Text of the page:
Super Thief’s Dump Sink is a Quick Blast of Relentless Intensity

by Brian J. Audette 

Super Thief Dump Sink

Another January, another Super Thief EP and once again they’ve come out swinging. The follow up to last year’s self-titled EP (which reintroduced the band as an altogether more hardcore entity) this latest EP Dump Sink continues the trend with a relentless and energetic auditory assault. Faster, louder, and tighter than ever before, Super Thief have crafted a platter of modern punk, poised to wake you from your winter doldrums and chase away the ghosts of Christmas mall muzak.

Even with as mild a winter as we’ve been having here in Austin, there’s something about this time of year that just feels oppressive to me. Gray skies and chill winds envelope me with their frozen embrace, while the echo of the cool, dry air and the lifeless limbs of trees offer little other than death and decay. It’s a time of year that always has me reaching for heavier, louder, oft times darker music, partly as an embrace of the insurmountable present, but also as defiance against its crushing weight. Super Thief’s previous self-titled EP fit perfectly into that mold: a bleak but energetically heavy exploration of addiction, desire, and anguish. Sonically it was a bit of a new direction for the band, whose previous efforts had been a bit more subdued; still punk, still aggressive, but jazzier, artier. I was warned in advance of listening to it, but was pleased with the result: a sound that more accurately reflected the intensity of Super Thief’s live show and one that (being a winter album) fit my mood perfectly at the time.

Dump Sink falls into a similar groove as its predecessor, showcasing a band that’s lost none of their intensity or raw energy over the past year. Compared to Super Thief‘s bleak, enshrouding weight Dump Sink is a much faster, quickfire burst of an EP, stylistically similar, but showing the band’s continued evolution. The EP wastes no time getting fast and getting loud with opener “Dog Fart.” Through an assault of guitars Cody Kimbell screams while Jay Dillick beats the drums senseless. A driving punk rock riff moshes its way through most of the song, only pausing briefly for a rhythm solo ¾ of the way through that ultimately builds to the song’s screeching climax. Follow up “Euthanasia” ups the ante with a staccato arrangement of guitar noise and percussion, laced with pure metal intensity. The song comes on strong and fast, exciting all the senses at once and then lingers just a moment before slamming the door on its way out.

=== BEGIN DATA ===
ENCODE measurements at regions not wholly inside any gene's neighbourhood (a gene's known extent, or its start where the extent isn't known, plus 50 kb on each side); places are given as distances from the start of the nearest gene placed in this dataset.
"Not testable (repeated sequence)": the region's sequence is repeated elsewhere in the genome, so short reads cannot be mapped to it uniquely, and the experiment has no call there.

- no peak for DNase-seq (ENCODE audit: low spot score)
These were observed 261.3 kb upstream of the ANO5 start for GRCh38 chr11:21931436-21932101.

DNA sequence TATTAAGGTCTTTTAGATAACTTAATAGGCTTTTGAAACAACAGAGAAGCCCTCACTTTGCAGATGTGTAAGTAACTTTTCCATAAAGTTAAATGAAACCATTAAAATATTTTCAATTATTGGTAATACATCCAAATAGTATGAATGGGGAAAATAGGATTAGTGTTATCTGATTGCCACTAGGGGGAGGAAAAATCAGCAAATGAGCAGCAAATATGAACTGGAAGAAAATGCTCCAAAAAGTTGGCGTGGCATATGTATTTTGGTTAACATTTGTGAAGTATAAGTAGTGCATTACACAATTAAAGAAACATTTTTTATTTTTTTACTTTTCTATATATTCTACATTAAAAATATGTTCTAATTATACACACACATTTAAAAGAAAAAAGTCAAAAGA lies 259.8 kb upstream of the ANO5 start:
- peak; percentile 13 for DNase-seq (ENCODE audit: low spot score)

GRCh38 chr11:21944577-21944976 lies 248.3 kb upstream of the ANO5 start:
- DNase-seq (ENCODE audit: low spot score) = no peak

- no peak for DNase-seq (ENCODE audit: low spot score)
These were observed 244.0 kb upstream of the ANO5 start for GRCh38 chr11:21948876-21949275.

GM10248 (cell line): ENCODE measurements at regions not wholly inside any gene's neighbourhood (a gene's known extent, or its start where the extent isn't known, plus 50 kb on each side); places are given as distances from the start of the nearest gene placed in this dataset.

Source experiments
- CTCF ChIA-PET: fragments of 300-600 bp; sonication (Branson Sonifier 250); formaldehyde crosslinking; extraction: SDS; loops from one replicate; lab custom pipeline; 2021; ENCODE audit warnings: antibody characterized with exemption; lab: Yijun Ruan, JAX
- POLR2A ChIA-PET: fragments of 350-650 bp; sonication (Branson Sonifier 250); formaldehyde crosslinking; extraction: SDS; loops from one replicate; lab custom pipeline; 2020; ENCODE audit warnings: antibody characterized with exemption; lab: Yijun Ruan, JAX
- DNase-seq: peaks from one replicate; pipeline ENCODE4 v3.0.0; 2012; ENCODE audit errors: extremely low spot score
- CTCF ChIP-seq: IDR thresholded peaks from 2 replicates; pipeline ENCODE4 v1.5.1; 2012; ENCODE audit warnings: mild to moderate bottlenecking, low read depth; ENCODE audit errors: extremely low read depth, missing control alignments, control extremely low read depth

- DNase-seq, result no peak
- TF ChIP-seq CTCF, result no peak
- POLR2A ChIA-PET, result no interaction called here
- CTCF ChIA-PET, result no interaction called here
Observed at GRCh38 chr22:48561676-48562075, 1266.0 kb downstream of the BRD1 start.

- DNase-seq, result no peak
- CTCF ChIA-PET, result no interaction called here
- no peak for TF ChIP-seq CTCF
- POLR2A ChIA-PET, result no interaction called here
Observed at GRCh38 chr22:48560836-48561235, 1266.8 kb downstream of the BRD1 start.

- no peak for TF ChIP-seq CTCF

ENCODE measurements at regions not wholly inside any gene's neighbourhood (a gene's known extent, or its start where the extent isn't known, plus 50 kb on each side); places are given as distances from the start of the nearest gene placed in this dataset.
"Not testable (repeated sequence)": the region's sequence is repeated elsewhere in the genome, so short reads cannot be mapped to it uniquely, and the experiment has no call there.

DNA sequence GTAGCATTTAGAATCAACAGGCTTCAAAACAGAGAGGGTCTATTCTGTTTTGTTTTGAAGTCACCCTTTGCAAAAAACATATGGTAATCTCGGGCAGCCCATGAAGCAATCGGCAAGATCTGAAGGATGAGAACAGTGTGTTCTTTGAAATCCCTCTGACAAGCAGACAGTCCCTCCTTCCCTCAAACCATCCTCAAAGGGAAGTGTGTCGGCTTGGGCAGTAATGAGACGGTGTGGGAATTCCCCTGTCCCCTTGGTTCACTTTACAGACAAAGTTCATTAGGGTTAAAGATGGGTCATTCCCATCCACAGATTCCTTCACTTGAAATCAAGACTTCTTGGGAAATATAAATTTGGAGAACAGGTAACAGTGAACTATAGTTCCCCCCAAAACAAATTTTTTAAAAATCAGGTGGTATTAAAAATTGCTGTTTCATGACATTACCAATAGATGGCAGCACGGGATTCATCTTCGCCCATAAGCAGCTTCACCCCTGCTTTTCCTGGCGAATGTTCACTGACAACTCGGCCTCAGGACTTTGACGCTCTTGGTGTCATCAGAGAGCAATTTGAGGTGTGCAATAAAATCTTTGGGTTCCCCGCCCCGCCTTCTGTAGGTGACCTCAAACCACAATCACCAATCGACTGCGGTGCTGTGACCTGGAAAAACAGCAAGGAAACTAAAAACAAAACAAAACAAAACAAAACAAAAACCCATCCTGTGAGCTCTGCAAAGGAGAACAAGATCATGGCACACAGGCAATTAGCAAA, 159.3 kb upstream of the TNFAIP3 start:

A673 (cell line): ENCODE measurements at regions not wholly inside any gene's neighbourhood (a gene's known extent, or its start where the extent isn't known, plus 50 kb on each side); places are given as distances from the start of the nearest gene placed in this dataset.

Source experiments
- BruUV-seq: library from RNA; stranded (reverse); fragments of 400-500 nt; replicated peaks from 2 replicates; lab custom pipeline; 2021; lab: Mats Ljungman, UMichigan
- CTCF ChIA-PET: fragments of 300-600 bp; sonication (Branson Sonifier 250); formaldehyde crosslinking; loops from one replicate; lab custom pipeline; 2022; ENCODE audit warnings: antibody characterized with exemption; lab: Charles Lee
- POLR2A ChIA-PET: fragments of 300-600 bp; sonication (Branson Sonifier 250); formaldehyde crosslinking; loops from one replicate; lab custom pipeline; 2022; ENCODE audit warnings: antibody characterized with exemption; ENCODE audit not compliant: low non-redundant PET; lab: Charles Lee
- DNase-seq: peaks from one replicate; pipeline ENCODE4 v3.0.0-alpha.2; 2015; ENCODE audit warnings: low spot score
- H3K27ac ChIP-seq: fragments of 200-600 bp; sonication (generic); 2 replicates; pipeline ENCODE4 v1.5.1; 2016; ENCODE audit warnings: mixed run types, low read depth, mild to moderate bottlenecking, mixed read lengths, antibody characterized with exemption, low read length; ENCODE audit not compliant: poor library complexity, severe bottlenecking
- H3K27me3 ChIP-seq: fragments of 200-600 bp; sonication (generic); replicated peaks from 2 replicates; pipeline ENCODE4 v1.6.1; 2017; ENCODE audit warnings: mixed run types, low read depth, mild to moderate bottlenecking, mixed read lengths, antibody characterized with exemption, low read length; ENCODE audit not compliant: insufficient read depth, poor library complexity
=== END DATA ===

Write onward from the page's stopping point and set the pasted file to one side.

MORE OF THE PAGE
If you’re not exhausted yet, “Bluddded” offers what (for this album) constitutes a “breather.” Slower paced and grim-faced it’s reminiscent of Drive Like Jehu’s post-hardcore intensity, noisy delivery, and undulating rhythms. Finally however “Fun w/Teeth” gives Cody’s vocals a rest after screeching out 3 monster tracks at the top of his lungs. A showcase for Super Thief’s rhythm section, the song is anchored by a meaty bass line and features slick drumming in lieu of vocals, over a noisy layering of guitar static.

As with many punk EP’s, Dump Sink is over all too soon, but well worth the time spent with it. While (knowing what this band is capable of) I’d liked to have heard some longer, less uniform songs from Super Thief this time around, what they’ve got in Dump Sink is solid both stylistically and in execution. Over the last couple of years Super Thief have forged a nuanced sound filled with foundation shaking, relentless intensity. Dump Sink along with its self-titled predecessor are the work of a band finding new footing and then immediately assuming an unassailable stance. Right now their kung fu is strong. They have no weaknesses. Whatever comes next should be a joy to discover.

Brian Audette lives somewhere in Austin within a pillow fort made of broken dreams. He only comes out to see shows and buy beer. He has a surprisingly well maintained lawn and is using it to breed an army of attack mosquitoes with which to take over the world. Brian can be reached at or on Twitter at @bjaudette.